NEW YORK—In an effort to raise the individual American's awareness of and interest in advertising, the National Advertising Board launched a $32-million "Advertising: Get The Message!" campaign in major markets across the country Monday.

"From lifesaving drugs to new diet beverages, advertising keeps you informed about the products and services you want to buy," a spokeswoman said in a 30-second spot titled "Keep An Eye Out For Ads." "But advertising can't work for you if you don't pay attention!"

The commercials, in heavy rotation on network and cable television, end with a helpful tip for viewers: "To get messages from advertisers in your area, open up your local newspaper, turn on your radio, or continue to watch this channel."

The NAB campaign includes print, radio, television, and billboard ads.

A print ad appearing in 15 leading women's magazines this month reads, "Whether you need a new, improved detergent with stain-dissolving power or a low-interest equity loan for making home improvements, advertising can help. Why not look at some advertising today?"

The new campaign targeted American males, as well.

"You're a man," an advertisement in Men's Health read. "Take your life into your own hands—with advertising. If you're looking for sporting goods, hair products, or pornography, ads will bring you closer to your goal. Advertising—get the message!"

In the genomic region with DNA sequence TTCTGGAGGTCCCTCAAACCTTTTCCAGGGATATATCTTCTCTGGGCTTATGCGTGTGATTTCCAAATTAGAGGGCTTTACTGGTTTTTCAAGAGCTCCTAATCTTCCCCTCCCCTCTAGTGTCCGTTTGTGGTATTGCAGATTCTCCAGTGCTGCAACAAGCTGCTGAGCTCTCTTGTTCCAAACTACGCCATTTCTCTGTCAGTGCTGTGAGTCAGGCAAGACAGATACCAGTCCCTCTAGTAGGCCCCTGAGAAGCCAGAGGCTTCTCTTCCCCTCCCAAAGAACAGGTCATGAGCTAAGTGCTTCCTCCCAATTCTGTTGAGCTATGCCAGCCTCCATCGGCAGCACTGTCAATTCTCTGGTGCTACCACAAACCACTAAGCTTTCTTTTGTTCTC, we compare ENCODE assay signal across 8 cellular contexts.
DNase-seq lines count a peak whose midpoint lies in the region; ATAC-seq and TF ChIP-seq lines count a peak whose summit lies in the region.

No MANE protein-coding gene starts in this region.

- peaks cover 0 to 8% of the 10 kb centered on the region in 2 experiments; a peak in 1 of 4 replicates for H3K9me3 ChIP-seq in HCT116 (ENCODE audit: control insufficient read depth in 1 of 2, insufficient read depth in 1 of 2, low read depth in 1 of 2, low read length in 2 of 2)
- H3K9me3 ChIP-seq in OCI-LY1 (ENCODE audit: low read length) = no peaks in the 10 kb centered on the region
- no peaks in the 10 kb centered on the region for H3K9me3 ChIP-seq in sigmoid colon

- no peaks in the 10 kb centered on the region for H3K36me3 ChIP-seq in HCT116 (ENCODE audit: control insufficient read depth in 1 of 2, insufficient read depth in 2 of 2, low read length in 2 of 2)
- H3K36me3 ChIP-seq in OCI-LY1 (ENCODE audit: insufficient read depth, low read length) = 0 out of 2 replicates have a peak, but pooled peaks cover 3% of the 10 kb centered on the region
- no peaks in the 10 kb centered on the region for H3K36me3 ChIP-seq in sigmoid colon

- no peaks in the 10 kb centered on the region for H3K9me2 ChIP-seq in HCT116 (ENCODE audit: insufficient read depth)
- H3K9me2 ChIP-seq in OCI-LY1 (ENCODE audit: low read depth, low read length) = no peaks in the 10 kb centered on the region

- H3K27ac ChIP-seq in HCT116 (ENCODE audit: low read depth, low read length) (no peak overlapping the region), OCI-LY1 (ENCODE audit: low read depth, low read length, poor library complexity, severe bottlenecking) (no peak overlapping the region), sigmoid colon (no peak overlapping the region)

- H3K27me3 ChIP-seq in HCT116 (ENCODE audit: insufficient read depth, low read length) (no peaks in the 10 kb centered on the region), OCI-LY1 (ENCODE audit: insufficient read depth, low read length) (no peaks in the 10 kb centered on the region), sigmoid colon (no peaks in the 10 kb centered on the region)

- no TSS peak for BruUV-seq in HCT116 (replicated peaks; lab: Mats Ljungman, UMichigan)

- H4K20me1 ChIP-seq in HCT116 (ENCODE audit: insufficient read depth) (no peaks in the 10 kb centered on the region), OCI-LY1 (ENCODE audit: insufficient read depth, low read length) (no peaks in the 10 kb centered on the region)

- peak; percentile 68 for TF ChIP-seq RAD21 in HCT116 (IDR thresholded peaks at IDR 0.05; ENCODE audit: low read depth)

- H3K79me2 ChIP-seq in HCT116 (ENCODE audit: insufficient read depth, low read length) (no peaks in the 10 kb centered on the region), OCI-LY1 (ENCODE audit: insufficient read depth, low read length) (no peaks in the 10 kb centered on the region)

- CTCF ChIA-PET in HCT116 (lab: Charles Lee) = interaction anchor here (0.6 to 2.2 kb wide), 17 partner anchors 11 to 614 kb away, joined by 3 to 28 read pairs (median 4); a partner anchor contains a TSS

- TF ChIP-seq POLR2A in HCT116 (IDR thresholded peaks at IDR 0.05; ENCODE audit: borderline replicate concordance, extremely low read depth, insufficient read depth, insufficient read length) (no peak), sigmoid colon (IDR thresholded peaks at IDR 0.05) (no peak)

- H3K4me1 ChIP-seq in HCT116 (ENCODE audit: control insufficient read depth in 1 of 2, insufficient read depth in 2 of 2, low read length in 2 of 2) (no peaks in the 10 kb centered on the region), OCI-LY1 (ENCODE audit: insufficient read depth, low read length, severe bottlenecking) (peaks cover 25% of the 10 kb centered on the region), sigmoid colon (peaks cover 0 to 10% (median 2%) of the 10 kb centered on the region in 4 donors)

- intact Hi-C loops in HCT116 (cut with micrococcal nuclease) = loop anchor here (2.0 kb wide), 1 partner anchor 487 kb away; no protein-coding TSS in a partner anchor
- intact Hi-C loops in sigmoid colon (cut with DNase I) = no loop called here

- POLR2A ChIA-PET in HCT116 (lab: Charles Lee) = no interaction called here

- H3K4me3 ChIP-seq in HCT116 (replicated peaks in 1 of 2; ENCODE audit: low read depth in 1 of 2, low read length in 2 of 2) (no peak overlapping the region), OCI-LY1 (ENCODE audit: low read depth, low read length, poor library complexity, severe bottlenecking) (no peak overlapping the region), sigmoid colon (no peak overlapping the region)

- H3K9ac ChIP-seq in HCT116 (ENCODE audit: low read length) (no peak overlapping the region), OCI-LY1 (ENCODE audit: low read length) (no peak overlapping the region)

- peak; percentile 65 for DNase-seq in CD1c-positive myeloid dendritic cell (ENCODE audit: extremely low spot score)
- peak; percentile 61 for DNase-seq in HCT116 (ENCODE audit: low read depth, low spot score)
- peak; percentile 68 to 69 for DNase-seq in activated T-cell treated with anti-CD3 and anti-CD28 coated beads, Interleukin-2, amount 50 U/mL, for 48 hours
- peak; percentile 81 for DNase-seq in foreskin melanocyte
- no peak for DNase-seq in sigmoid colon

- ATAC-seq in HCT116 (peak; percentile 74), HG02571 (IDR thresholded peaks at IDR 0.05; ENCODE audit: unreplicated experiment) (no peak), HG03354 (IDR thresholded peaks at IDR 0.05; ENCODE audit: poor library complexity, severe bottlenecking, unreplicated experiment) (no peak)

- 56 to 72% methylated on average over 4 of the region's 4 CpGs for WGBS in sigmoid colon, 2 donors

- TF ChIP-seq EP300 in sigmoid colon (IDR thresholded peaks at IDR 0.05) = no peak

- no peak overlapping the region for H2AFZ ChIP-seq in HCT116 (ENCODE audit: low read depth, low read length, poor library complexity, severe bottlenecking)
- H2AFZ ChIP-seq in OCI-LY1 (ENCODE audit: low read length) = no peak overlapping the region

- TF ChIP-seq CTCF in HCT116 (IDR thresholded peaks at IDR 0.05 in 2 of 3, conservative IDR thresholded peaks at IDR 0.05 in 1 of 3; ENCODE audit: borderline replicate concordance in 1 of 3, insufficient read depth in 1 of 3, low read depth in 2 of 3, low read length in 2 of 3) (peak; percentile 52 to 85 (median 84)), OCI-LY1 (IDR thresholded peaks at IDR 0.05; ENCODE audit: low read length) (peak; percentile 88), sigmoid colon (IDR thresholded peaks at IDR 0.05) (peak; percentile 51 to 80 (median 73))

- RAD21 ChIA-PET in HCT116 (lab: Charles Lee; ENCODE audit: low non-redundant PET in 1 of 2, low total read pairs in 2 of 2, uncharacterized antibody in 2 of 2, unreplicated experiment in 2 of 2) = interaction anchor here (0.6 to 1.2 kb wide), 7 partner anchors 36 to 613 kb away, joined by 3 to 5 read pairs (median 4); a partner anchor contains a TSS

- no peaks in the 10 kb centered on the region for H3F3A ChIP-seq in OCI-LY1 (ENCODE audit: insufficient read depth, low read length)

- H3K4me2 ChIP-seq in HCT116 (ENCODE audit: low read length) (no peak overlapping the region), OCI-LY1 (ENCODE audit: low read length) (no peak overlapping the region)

According to NAB spokeswoman Alaina Gray, the goal of the print advertisements is twofold.

"Primarily, we want to raise awareness of our new 'Get The Message' slogan," Gray said. "But we also hope that, by drawing attention to our ads, we'll attract more interest to all ads. That's why many of our print ads urge consumers to look to the right and left of our advertisement for other advertisements."

Many consumers have taken the NAB's new message to heart.

An NAB billboard in Raleigh, NC.

"Just the other day, I was wondering what video game I would buy next," said Omaha, NE resident John Cruise, who saw an NAB commercial in the current issue of Electronic Gaming Monthly. "I looked at a few of the other full-page color advertisements in the magazine I was holding, and sure enough, the ads made me want a whole bunch of games."

Christina Williamson, former vice president of Chiat/Day and current NAB director, said the organization labored for six months to create their "Get The Message!" message.

"As you can imagine, we focus-grouped this campaign extensively, and we saw some really positive results," Williamson said. "These days, people are looking for messages, so the word 'message' in our 'Get The Message' slogan really resonated with our target demographic—consumers of goods and services. We expect the new campaign to be even more successful than our 2004 campaign, 'Advertising: Look At It.'"

In a full-page "Open Letter To American Consumers" in Sunday's New York Times, Williamson wrote that "despite the massive efforts of advertising agencies to analyze and exploit human psychology, advertising is more art than science."

"Advertising livens up television programs and brightens magazines, neither of which would exist without advertising," Williamson wrote. "Innovative advertising forms like the magalogue, the infomercial, and advertainment are breathing new life into the industry. If you're hungry for information or looking for a quick laugh, look no further than advertising."